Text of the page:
But thank you, as always, for putting these things on our collective radars!

    • Reply shannon March 4, 2015 at 9:17 am

      Elizabeth, i’m a wanderer: that’s the only secret i have, combined with the benefit of having some amazing international markets in the area. I don’t know why this is, or if saint louis is just that much of a hotbed of both food and diverse cultures staying true to their respective food traditions, but we really have almost anything at the ready. So i wander around these places, and i make notes – like actually geek out with a notebook and a pen and people look at me weird – and i do it on a monthly basis so i know what the rotation is and what shows up when (in terms of fresh produce). then i start wandering the aisles, make more notes, and so on. it’s amazing what you’ll find when you do that.
      As for amaranth, i’d try finding a well-stocked Asian grocery: the leaves are used most often in asian cuisine, generally for stir fries and the like. Natural food stores are a great resource too for this, and some of the other things i’ve covered – burdock root, for instance, does something healthy for your body (which is obviously escaping me right now) also, so it’s found not only in asian groceries but also in health food stores. I’ll start adding more detail in these posts over here about where to find them – i don’t always go into it for the actual article, but definitely it’s worth doing so others can find things like this.

  • Reply John@Kitchen Riffs March 3, 2015 at 6:54 pm

    I almost never see amaranth leaves, so I have zero experience cooking with them. Zero — depressing, isn’t it? But maybe I’ve overlooked them. And things to seem to be changing. My local Schnuck’s had a big batch of dandelion greens the other day. I was shocked! I hadn’t seen them there before. So let’s hope amaranth leaves will be next to make an appearance. 😉

    • Reply shannon March 4, 2015 at 9:11 am

      I’ve only seen them at Global, John, although i’m wondering if maybe they occasionally have them at places like Whole Foods and i just haven’t noticed. I’m surprised at your finding dandelion greens at Schnuck’s! Although some of the larger / well stocked Dierbergs carry them occasionally too (although it’s rare). Tell me if you see amaranth pop up there in the future; i’m so curious as to how they choose what they carry, i should ask produce managers (but i get really shy, and then it doesn’t happen, etc. ) 🙂

  • Reply Abbe @ This is How I Cook March 3, 2015 at 9:08 pm

    I believe I’ve seen amaranth at the Asian market, but I’m not sure. Will Manservant like it better than kale?

    • Reply shannon March 4, 2015 at 9:09 am

      Definitely: it’s not bitter at all, very tender, and easier to work with (in my opinion) than kale, and packed with nutrition. If Manservant is open to spinach, give amaranth leaves a try. i like their subtle flavor, both in raw and cooked forms.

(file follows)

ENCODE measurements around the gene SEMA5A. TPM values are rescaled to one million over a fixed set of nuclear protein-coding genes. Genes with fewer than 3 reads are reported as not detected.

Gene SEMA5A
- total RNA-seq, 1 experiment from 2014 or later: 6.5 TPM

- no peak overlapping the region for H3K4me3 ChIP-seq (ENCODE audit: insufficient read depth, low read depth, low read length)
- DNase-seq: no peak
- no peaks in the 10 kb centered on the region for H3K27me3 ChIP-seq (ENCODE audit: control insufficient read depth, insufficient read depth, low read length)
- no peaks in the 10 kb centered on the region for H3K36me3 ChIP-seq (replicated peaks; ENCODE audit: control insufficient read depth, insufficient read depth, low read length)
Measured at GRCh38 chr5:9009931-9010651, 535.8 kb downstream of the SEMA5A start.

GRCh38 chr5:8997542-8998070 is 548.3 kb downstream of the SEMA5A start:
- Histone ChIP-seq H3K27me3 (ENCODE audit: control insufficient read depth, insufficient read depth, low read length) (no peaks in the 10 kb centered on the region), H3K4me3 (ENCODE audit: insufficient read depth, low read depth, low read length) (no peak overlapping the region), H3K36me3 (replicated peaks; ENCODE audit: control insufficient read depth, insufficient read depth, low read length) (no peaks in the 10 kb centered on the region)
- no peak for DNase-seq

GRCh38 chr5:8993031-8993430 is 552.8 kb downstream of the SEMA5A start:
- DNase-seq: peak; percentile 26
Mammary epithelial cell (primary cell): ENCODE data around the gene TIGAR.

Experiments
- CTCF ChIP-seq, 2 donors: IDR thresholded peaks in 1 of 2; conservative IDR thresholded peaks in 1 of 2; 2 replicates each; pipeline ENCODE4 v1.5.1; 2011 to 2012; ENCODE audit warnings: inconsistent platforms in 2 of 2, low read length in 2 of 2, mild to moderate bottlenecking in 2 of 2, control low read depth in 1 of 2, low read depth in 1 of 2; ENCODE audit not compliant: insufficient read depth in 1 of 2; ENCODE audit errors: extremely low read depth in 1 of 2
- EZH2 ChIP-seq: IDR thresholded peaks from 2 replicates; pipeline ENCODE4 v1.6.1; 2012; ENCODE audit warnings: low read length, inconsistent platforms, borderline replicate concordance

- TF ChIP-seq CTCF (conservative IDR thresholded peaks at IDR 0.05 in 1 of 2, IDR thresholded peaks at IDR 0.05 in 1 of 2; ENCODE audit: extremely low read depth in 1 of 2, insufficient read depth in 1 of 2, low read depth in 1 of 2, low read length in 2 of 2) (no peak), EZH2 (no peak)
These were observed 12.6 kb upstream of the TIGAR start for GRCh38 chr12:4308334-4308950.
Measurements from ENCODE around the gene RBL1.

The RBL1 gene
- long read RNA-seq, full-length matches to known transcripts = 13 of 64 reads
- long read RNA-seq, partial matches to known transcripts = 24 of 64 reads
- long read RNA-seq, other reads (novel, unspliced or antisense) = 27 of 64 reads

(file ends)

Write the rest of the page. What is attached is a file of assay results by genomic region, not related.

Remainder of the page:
• Reply mellissa @ ibreatheimhungry March 4, 2015 at 7:39 am

    I’ve seen amaranth leaves at the Asian market too but have never tried them before – now I have a great reason to pick some up! This recipe sounds amazing, and if my local grocery store suddenly starts carrying amaranth leaves next to the spinach I’ll know that I have you to thank!!! Could you raise awareness of lamb’s quarter next? They are ridiculously healthy too – not to mention tasty and you are probably growing some in your own yard every year and tossing them into the compost pile as weeds! I learned about them when I tried raw eating years ago – I use them in my smoothies when I can find them which is almost never except at Asian and Latin markets!

    • Reply shannon March 4, 2015 at 9:07 am

      oh do! they’re like leaf powerhouses, evidently, and chock full of good things. they’re great cooked, but just like spinach, they’re tender enough to be eaten raw, and there’s a really nice delicate flavor to them that adds something to whatever you throw them into. Not to mention they’re gorgeous: all greens and indigoes and lovely.
      I’ve heard of lambs’ quarter! you know, i never see it anywhere though, but i’ll keep looking: the international market where i go (as well as some farmers’ markets around town) tend to have a really great selection of greens (like the kind most consider to be weeds). i’ll definitely be on the lookout, because i’d love to try them.

  • Reply natalie @ wee eats March 4, 2015 at 9:38 am

    I have never seen amaranth leaves in the store, but i will definitely keep an eye out for them now. I want to eat all the rainbow (in non-ice-cream form!) with these! It’s such a hearty, filling, veggie-heavy meal. I need it NOW.

    I also need to find pom molasses because I honestly haven’t really seen it out here… but maybe i just haven’t been looking for it.

    • Reply shannon March 4, 2015 at 10:36 am

      Try Whole Foods (maybe) or any asian markets around you…they SHOULD carry amaranth leaves? Or health food stores: Elizabeth’s comment reminded me that lots of this stuff i showcase – at least the produce – can be found at health food or natural food stores, so if you have things like that, they may be a good place to start. You especially would like them: they’re good in green juices, also.

      Pom molasses is on a lower shelf at Whole Foods: try the “ethnic foods” aisle or possibly the aisle with the honey? I can’t remember but they always have it at ours…or make it! I usually do; store-bought is great but tends to lose the jewel tone color that pomegranates have, and if you make it at home (16 oz pom juice, 1 lemon’s worth of juice, and 1/2 cup sugar, stir, bring to boil, reduce heat and let simmer) you can simmer it down without losing that color. Plus you can have it anytime you want.